Skip to main content
Independent news from the heart of Darfur and Sudan
Watch live

Four dead, two children abducted in Abyei ‘militia’ attack

April 14 - 2020 ABYEI
File photo: RD
File photo: RD

Four people were killed, two children abducted, and one person is missing after an attack on Monday by ‘militiamen’, that destroyed 60 homes in Mabouk village, 25 km southeast of Abyei in the disputed area between Sudan and South Sudan*.

Kilek Kual Lual, the security adviser in the Abyei area, told Radio Dabanga that a group of armed men, some of them in military uniform and others in civilian clothes, attacked Mabouk village at around 6 am on Monday.

The militiamen killed four people, and kidnapped two boys of seven and eight. A 28-year-old resident is missing.

Lual further reported that the attackers burned down about 60 houses with all their contents. After the attack, the residents fled to adjacent villages. “The United Nations Interim Security Force for Abyei (Unisfa) sent a security force to pursue the attackers, but they could arrest them,” he said.

* Border dispute

Since the secession of South Sudan from Sudan in 2011, both countries claim the border area of Abyei. The region is inhabited primarily by members of the South Sudanese Dinka Ngok clan. It is also the seasonal home of the Sudanese Arab Misseriya herder tribe.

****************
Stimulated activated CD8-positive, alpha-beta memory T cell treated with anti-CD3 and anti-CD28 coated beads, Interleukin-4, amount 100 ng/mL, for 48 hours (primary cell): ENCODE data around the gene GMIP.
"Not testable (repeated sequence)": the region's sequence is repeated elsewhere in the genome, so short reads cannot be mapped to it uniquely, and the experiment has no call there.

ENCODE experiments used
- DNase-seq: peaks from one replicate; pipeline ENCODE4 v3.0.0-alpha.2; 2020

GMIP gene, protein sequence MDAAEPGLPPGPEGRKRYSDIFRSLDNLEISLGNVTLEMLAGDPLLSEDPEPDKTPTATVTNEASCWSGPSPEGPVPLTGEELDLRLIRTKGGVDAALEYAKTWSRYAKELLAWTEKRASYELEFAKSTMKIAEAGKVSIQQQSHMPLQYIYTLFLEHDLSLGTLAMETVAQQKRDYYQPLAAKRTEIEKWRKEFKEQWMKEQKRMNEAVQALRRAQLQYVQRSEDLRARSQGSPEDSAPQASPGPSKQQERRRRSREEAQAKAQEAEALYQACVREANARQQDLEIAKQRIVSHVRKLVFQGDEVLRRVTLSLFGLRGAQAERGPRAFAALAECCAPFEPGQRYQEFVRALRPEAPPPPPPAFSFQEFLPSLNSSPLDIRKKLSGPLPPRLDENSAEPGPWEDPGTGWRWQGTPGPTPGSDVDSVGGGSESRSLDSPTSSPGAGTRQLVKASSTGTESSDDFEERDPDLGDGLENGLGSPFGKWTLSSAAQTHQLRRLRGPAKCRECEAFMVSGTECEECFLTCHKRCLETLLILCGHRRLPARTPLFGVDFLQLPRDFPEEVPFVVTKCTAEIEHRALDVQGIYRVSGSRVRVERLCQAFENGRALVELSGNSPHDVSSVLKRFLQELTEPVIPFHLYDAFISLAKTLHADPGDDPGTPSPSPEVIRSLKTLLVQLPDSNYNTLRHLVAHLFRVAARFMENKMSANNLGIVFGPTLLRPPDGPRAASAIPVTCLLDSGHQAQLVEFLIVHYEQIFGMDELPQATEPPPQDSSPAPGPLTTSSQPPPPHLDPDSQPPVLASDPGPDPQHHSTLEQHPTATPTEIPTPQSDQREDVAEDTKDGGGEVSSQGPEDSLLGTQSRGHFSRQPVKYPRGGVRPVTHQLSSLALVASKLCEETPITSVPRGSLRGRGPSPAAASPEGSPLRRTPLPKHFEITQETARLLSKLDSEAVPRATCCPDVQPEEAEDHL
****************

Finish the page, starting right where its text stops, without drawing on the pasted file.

The Abyei status referendum, in which the residents of the region would decide either to remain part of Sudan or become part of South Sudan, was planned to be held simultaneously to the South Sudanese independence referendum in January 2011, but was postponed indefinitely because of disagreements over the process.


Radio Dabanga’s editorial independence means that we can continue to provide factual updates about political developments to Sudanese and international actors, educate people about how to avoid outbreaks of infectious diseases, and provide a window to the world for those in all corners of Sudan. Support Radio Dabanga for as little as €2.50, the equivalent of a cup of coffee.

 


Back to overview